I am trying to get joint/mixed compilation between all of Java, Groovy and Kotlin. I am currently working on a theory that it should be possible if groovyc can be made to just emit stub-files as a first stage.

Can it? Otherwise, any pointers towards making such a feature out of the sources of Groovy?

Here's the idea of full mixed compilation:

  1. Have Groovyc create Java-stubs for all its classes. AFAIU, it does this "blind", file by file, without seeing any other sources. (This is the kicker, and what this question is about: Have groovyc (or some part of it) generate only the stubs).
  2. Have Kotlinc compile Kotlin-files, basing typing on the Java files for Java, and the Java-stubs for Groovy (by adding them to kotlinc's classpath)
  3. Have Javac compile Java-files, basing typing on the Java-stubs of Groovy, and the class-files of Kotlin (by adding them to javac's classpath, or employ -sourcepath for the Java-stubs).
  4. Have Groovyc compile Groovy-files, basing typing on class-files for Java, and the class-files for Kotlin (by adding them to groovyc's classpath).

Use a build tool such as Gradle or Maven.

There is a standard project file layout for them which specifies the directory structure and naming conventions. You’ll put groovy source files under /src/groovy/ and java source files under /src/java/ and similar for kotlin.

Use the chosen build tool to init the project directory and prepare the base build config. If the build config tells the tool that there are multiple languages then they’ll automatically know about each other at compile time. And more importantly if you use an IDE such as IntelliJ (even the free version), the editor will understand the build config and know about the multiple languages and offer import advice and class/method completion.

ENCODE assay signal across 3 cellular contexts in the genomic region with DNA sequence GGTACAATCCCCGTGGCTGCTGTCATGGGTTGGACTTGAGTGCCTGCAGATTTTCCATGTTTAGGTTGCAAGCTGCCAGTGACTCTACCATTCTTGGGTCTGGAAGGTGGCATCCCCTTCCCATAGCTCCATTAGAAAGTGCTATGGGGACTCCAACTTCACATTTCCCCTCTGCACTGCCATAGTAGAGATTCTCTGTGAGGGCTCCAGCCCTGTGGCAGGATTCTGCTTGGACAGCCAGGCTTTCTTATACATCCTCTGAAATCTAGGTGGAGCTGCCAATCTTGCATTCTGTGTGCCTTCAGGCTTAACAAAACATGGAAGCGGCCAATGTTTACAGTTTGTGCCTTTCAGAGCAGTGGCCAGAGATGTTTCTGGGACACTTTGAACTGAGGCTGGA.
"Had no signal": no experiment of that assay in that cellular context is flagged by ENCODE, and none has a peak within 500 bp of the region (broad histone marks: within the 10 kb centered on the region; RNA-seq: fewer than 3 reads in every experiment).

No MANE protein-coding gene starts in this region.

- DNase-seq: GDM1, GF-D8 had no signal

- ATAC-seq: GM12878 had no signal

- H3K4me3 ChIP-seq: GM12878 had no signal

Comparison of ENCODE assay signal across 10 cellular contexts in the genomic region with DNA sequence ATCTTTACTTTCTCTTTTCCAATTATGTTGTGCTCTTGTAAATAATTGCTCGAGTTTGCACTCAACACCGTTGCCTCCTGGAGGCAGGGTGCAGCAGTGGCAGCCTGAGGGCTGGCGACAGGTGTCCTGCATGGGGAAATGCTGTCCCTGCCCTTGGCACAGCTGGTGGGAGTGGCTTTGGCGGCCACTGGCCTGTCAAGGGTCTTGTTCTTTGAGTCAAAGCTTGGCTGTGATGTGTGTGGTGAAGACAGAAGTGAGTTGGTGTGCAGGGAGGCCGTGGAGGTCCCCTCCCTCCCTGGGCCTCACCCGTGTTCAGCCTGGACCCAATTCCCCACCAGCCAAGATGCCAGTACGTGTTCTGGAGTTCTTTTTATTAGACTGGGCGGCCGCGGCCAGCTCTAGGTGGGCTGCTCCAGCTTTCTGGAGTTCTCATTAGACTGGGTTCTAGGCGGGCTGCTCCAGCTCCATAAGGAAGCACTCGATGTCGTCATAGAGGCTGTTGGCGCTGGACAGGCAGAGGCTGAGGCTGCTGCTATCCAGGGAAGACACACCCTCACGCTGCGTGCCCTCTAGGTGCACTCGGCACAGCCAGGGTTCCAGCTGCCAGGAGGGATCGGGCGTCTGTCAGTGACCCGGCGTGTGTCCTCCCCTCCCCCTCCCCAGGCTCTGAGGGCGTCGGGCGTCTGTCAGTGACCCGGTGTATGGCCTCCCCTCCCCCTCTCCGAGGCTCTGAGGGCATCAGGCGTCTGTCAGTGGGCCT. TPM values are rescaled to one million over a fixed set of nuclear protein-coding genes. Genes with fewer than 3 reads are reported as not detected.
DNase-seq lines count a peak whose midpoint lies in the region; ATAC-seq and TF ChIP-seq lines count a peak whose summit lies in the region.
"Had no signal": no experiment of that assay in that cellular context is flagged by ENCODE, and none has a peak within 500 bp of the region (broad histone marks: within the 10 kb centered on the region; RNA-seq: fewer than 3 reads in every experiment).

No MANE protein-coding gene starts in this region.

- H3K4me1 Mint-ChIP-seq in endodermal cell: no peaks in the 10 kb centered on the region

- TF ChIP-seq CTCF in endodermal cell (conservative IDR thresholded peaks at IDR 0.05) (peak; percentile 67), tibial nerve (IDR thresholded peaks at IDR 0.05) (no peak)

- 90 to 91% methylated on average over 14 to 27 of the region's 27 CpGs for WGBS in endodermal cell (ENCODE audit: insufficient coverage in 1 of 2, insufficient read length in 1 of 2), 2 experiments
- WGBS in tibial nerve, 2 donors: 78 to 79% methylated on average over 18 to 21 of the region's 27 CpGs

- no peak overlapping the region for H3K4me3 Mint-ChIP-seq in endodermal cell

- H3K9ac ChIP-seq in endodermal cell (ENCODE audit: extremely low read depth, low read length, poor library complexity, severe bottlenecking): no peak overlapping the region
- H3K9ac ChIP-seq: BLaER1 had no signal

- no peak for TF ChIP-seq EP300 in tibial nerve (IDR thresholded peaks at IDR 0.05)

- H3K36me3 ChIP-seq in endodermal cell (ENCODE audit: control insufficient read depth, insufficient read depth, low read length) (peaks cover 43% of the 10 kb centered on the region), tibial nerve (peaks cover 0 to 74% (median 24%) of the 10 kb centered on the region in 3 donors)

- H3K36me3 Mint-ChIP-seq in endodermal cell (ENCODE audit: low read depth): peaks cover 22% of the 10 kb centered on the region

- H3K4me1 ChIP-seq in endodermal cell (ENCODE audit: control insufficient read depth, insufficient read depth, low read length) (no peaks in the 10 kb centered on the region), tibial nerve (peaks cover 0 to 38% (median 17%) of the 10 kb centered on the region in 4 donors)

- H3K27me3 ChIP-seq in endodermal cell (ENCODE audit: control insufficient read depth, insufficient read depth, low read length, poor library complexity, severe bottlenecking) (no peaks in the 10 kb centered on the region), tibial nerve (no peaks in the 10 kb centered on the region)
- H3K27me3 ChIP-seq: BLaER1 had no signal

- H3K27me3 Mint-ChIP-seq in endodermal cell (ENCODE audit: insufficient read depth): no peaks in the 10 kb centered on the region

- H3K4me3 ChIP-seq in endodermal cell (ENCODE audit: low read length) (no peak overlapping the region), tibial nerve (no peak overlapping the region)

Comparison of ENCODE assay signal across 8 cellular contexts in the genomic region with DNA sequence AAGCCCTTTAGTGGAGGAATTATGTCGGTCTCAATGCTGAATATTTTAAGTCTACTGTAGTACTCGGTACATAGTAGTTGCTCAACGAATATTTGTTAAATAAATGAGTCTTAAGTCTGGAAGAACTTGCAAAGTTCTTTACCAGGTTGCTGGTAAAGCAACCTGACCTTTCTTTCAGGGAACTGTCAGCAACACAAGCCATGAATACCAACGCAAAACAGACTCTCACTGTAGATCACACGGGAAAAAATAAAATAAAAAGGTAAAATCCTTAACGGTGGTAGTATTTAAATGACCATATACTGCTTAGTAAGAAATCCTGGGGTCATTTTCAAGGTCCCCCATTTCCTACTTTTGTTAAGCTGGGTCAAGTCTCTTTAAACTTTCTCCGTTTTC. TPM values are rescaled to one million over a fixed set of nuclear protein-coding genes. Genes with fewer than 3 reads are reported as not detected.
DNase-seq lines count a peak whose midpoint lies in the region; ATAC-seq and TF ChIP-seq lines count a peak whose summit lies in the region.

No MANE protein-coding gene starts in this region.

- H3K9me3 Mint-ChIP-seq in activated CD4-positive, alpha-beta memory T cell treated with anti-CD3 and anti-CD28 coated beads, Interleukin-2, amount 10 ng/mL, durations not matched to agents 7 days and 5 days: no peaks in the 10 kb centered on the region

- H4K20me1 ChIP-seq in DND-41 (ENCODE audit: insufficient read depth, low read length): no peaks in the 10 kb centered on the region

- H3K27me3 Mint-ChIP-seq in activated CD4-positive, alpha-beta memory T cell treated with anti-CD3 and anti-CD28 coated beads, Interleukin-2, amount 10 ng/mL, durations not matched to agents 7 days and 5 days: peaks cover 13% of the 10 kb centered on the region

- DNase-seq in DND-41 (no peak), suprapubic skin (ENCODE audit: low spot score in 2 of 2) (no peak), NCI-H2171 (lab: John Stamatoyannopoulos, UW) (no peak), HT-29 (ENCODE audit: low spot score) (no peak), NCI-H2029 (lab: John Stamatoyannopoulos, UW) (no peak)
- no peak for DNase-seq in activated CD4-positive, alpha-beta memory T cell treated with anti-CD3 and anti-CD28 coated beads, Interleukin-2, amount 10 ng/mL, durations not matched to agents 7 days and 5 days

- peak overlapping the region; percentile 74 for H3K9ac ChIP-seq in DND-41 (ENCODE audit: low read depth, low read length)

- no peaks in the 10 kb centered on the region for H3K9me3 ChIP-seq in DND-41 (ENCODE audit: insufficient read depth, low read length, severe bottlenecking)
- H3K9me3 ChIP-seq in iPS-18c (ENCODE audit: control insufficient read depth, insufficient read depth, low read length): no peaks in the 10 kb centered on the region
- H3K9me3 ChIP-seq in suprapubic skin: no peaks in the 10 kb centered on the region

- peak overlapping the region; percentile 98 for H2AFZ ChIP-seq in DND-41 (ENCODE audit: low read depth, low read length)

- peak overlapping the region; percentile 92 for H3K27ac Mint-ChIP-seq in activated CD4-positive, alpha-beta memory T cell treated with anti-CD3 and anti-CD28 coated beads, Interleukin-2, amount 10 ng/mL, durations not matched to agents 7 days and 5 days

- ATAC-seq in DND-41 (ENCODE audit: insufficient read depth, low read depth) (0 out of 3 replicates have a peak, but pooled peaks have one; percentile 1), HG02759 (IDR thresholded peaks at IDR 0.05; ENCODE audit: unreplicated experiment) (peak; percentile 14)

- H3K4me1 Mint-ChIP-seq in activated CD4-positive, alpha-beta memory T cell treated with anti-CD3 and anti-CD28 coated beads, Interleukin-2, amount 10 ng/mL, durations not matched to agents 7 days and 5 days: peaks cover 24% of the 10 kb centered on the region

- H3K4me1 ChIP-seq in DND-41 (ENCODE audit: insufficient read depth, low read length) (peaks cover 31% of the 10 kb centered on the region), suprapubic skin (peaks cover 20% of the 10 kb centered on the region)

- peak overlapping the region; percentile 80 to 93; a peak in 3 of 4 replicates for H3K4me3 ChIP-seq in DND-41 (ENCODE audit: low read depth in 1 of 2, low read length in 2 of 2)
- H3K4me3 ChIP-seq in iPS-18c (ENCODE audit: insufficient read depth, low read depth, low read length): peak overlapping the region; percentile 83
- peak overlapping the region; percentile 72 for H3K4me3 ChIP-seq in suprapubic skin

Groovy calling to Java is something I use every day, Java to Groovy is possible too but you need to understand how Groovy works in the sense that there are many Groovy coding idioms that cannot be directly called from Java, but standard classes work perfectly.

Similar restrictions apply for Kotlin.

| improve this answer | |
  • This is exactly what I do not want. I want to mix the files in one directory. I want interoperability between all types of files. I have this setup going just nice for Java/Groovy, and I can get it working somewhat with Kotlin, but then I cannot have "three ways" interop. Which I want. If I get an answer to my question, I can have it. (PS: I of course use a build tool, I prefer Gradle.) – stolsvik Dec 29 '18 at 15:17
  • how you did it for groovy/java? all done through groovyc - right? – daggett Sep 9 at 18:36

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